This understanding, and your relationship with the Universe that you are part of, will rise before you as your understanding grows. For not to see and acknowledge the hate within, you cannot negate its effect upon you, it merely drives it underground and out of your sight.

   It is essential that you bring it into sight and acknowledge it and so give love its true meaning for you. Until you do, love can have no meaning and therefore your hate will remain unhealed.

   We all have the capacity to hate. But by denying that capacity we are creating an illusion. True love is no illusion and until we can acknowledge our capacity to see hate, we render its opposite, similarly, an illusion. Until we can see ourselves in our entirety we cannot see beyond that illusion and see the True Love that we are all part of.

   In this context love can only be but an illusion and if that illusion is removed, your relationship with true love must also be removed. Any relationship based upon an illusion is no relationship at all and must become unsatisfying on the grounds of disillusionment..

   Love is not an illusion. It is a fact. Where disillusionment is possible you can find no peace and where peace can be found, there can be no illusion.

Click on Merlin Energy for bio and list of other works published by Pencil Stubs Online.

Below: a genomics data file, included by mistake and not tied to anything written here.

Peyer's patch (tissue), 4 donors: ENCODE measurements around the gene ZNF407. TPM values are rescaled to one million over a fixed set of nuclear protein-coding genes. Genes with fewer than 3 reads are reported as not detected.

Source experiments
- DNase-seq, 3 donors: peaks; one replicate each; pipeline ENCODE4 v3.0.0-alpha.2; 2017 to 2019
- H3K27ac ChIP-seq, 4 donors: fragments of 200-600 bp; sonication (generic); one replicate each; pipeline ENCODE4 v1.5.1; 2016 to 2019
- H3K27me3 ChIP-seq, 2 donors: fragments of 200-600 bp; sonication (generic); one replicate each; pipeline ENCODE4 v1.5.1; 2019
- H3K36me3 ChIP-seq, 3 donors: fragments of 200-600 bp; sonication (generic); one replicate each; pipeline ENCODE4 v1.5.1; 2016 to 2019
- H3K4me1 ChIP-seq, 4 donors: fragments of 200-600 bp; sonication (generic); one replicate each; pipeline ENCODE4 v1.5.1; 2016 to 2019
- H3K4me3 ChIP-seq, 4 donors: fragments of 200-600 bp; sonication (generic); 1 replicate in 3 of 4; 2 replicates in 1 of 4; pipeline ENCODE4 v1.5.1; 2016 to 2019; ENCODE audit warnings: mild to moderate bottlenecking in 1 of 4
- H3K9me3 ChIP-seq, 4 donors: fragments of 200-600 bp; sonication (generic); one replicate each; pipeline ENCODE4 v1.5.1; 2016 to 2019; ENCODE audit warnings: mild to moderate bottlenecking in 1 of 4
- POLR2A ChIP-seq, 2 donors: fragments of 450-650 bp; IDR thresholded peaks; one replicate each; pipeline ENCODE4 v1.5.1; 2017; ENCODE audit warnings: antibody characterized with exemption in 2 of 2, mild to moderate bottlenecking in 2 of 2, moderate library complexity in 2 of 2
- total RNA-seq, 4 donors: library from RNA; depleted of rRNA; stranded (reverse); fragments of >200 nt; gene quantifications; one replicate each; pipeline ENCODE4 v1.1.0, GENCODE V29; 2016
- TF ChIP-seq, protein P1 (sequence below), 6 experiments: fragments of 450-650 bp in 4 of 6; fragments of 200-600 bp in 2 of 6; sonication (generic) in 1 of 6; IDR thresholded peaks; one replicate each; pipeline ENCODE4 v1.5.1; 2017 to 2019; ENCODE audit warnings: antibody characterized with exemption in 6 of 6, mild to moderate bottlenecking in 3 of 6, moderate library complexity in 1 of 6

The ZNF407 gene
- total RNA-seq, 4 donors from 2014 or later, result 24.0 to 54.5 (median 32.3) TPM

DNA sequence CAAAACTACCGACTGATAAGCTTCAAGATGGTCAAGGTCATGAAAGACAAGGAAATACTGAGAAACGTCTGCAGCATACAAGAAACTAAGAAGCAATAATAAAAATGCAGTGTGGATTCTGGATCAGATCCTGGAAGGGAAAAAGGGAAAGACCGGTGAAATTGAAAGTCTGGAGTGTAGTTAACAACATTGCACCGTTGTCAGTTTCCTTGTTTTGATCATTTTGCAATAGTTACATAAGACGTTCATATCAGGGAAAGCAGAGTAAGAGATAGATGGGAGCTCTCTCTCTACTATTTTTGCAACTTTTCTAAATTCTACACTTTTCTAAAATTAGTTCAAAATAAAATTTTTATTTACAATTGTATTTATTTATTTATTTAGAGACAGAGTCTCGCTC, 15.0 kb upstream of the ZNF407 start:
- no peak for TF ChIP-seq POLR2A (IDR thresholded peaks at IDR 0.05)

Clay County, Missouri – A Strange Confluence of Historical Elements

Or, Abraham Creek, Abraham Lincoln and the Civil War

   Genealogical research never ceases to provide a glimpse into the past and the quixotic nature of chance. Researching my pioneering families in Clay County, Missouri, provided just such an intriguing look at how fate, nature, luck, choice may result in unexpected alliances and unfortunate severing of those same relationships.

   To begin our look at the forces at work in this little tale, I must first permit you to explore with me the establishment of this northwestern corner of Missouri. French trappers first settled, temporarily, in this area of the state about 1800 on Randolph Bluff. This part of Missouri is perhaps one of the most desirable land masses in the United States, lush with forested land, originally comprised of oak, hickory, ash, walnut, hackberry and cottonwood trees replete with waterways made up of creeks and tributaries deriving from the Missouri River. Clay County fronts nearly fifty miles of this grand river, providing more than adequate water and fertile river bottom soil for farming. Early in its history, Clay County’s water aquifers could be attained by merely sinking a well to some thirty feet. The land is typically rolling meadows, interrupted here and there by precipitous and rocky bluffs. The weather is, for the most part, fully affected by all four seasons of the year: cool, breezy Springs, warm and rainy Summers, gloriously painted in the Fall with the many hues afforded by its rich forests, and Winters that bring necessary snow in most years to kill off undesired pests and provide additional melt to enrich the essential life-flow of water.